great job! what color are your walls? they're stunning!ReplyDelete
Really a nice post bro....!!ReplyDelete
Thanks for sharing bro....!!!
Great basement remodeling ideas, I loved it...!!
Basement Finishing Videos teaches you how to finish basement.If you are looking for basement finishing cost then basement finishing videos would help you. How to frame a basement to how to finish a basement , such questions would be solved.ReplyDelete
Do you have the plans for this bar?ReplyDelete
Did you use 2x6?ReplyDelete
nope just 2x4 for framingDelete
Very nice. Im in the process of drawing up a plan for my own bar. I did not know how to build the frame seeing your pictures i now have a clear plan. The pipe foot rest is an awesome idea. Thank youReplyDelete
what's the dimensions for that piece of plywood looking from the side I know it's 42 inches for the bar top 36 for the lower counter but what's the width overall and the with were the counter is cut intoReplyDelete
Amazing job. Are you giving the plans for this?ReplyDelete
Could you upload the plans?ReplyDelete
GREAT JOB!! Love the idea!!! Uploading the drawing would help a lot of us out, if possible? THX!!ReplyDelete
Hi. I know this post is really old but my wife just sent it to me as i try to kick start my basement bar project. Where in the world did you find bar arm rest moulding (aka Chicago bar rail) for $20/ lf !!!!!????ReplyDelete
I was told it was way more than that like about $60/lf!
just a local hardwood shop. sorry for the late replyDelete
can you post a link to the design drawing. also what was the final cost for the whole projectReplyDelete
How did you seal the wood top please? Thank youReplyDelete
Can you please share with me your cut list for the frame? I am trying to decipher it from your picture but I don't know the depth of your smaller cuts. I am assuming your longer cuts are 8' and 6' and your heights are 36" and 42@. I see a 1x2 is also 6'. Anyway, if you could help that would be great otherwise I'll figure it out as I go...thanksReplyDelete
I'm with Colin above... How about posting the drawings and materials list.ReplyDelete
Just in process of turning my single car garage (14w x 18d) into a Man Cave slash patio entertainment area. Bar, two loves eats, hdtv, stereo, lots of beer & sports stuff.
Will it be possible to get the plans in CAD? I want a bar basically the same as yours for my basement. I understand if you dont want to share them. Just please let me know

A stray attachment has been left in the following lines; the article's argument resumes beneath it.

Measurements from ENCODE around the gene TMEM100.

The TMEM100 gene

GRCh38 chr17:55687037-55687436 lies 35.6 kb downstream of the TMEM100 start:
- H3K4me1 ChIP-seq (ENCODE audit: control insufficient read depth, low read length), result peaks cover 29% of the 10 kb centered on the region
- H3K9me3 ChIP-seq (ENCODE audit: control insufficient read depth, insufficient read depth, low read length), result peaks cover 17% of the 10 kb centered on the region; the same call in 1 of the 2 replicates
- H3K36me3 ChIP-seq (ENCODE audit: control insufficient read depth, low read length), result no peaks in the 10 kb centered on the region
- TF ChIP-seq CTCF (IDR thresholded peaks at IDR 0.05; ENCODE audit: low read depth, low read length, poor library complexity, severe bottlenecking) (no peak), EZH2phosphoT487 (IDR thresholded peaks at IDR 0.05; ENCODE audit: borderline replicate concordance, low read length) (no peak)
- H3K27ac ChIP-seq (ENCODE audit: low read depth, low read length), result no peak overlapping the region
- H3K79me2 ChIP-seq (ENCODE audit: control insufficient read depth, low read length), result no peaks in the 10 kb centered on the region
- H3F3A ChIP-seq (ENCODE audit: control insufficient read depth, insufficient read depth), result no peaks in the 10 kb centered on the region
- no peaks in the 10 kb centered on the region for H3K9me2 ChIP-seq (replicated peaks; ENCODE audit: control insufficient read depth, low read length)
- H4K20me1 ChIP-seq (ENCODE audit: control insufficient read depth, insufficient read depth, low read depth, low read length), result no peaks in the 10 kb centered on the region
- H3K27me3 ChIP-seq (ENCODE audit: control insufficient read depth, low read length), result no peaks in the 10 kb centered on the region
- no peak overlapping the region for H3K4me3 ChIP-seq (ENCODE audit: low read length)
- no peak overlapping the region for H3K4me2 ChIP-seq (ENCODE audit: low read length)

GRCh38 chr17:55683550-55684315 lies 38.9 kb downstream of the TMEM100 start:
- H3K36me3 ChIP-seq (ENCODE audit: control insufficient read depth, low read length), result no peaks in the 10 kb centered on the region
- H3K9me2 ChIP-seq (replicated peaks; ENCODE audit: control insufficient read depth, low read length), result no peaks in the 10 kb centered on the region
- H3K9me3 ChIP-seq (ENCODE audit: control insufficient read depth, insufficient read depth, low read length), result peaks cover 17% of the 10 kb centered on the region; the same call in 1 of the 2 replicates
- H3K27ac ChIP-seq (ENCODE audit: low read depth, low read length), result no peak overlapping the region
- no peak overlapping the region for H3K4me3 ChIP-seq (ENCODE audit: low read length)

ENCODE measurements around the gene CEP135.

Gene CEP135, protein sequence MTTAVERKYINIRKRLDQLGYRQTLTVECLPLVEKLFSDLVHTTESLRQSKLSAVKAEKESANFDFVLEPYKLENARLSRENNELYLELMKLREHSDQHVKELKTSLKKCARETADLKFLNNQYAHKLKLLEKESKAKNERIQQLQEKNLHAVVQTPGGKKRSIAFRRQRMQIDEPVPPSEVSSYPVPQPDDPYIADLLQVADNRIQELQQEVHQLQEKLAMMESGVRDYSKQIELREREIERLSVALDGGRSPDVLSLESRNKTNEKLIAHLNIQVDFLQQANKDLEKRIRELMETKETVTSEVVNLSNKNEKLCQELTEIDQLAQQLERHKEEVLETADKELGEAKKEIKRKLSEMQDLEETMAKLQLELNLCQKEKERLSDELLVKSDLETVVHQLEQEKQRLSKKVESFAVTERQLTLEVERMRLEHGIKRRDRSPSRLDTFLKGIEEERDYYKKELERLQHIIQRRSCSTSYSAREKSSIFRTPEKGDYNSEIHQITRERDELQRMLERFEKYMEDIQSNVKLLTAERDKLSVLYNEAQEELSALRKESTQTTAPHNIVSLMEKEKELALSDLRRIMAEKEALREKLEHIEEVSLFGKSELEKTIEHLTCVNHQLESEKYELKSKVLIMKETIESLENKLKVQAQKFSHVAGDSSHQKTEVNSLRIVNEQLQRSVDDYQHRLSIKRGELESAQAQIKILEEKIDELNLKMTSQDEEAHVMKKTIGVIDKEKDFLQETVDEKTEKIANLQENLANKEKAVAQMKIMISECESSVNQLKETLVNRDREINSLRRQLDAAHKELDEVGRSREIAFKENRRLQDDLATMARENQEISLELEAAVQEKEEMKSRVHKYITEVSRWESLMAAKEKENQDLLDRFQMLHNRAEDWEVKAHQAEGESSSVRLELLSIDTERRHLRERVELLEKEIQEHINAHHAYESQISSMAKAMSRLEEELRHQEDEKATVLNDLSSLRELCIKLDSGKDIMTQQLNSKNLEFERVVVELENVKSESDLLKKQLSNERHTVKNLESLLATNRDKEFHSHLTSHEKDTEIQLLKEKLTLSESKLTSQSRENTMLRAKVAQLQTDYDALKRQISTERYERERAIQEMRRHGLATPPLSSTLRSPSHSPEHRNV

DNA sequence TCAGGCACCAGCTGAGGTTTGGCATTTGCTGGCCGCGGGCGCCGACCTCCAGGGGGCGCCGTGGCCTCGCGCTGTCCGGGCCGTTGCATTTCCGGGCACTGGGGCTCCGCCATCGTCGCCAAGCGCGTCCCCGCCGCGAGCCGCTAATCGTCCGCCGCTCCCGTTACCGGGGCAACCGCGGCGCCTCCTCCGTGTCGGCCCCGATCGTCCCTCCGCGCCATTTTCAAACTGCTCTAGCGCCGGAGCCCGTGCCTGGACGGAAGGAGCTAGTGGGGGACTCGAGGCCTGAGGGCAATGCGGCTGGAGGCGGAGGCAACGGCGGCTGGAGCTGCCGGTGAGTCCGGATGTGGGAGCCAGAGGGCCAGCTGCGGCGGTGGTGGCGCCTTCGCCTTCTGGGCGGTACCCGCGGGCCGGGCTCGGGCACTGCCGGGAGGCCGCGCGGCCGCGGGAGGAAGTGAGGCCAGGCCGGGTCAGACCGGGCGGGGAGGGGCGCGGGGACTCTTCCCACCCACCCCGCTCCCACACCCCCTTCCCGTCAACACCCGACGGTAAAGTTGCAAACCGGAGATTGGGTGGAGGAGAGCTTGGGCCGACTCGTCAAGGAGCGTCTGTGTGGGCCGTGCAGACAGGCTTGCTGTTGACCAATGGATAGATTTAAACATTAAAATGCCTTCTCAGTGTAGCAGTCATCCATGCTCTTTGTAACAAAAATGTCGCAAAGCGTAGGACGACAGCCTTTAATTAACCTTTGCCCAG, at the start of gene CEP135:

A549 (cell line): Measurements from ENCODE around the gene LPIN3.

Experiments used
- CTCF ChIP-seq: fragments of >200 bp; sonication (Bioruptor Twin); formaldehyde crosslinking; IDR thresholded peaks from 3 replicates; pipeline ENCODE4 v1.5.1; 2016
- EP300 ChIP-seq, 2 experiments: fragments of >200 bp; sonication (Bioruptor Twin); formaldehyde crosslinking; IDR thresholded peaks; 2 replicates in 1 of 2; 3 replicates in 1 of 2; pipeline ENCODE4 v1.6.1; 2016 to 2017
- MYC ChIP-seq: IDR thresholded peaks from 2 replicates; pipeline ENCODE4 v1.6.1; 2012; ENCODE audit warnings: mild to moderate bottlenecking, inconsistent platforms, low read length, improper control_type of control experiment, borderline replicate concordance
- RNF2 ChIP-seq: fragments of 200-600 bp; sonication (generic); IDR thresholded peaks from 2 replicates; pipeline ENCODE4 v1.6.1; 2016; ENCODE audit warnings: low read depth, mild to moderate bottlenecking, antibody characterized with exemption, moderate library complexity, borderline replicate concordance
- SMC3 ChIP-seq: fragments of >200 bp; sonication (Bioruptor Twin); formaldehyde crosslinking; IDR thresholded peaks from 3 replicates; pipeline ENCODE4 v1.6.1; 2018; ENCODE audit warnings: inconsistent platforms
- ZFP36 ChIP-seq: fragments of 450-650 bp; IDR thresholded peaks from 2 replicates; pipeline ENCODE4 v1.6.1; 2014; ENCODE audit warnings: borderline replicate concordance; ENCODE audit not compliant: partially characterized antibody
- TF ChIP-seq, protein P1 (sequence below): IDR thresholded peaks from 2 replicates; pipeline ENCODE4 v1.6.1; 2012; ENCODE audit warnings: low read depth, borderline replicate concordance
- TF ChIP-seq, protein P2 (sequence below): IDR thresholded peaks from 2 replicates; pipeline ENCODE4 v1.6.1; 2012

do you have any plans for this?ReplyDelete
Great job on this bar, looks amazing. I'm curious on how wide the bar came out to be? How long are the cuts you made in the boards supporting the width?ReplyDelete
Looks really good, great job. What is the depth of the bar and how wide are upper and lower counter-tops?ReplyDelete
can you send me the plan?
Is there any chance you can send the plan you used to build this? Not sure if any of the others received it or not, but thought I would ask as well. It seems well designed and simple to build. I would like to use your approach to build cabinets behind the bar I am building. Please let me know how to get my hands on your detailed info. Thanks in advance.ReplyDelete
Yeah I'd like the plans too...ReplyDelete
+ 1 more for the plans if their available.ReplyDelete
Are there plans available for this bar?ReplyDelete
This is an excellent design and would love to have the plans so I can attempt to build the same bar in my basement. Are you able to send them to me? Thanks!!ReplyDelete
Anyway you could give dimensions and cuts? Would love to do this. Maybe a d.i.y instructions?ReplyDelete
Hi, really nice bar, could I get the plans?ReplyDelete
Can you post your plans?ReplyDelete
If there are stubborn stains on any wall plaster, pipe, or window frame, get rid of them. Make sure to include their replacements during basement remodeling. Basement remodelers chicagoReplyDelete
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Thank you very much. I agree with your article, this really helped me. I appreciate your help. Thanks a lot. Good website.ReplyDelete
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Can you send your plans pleaseReplyDelete
Good job,look professional, can you send me the plan.ReplyDelete
Very interested in the plans.ReplyDelete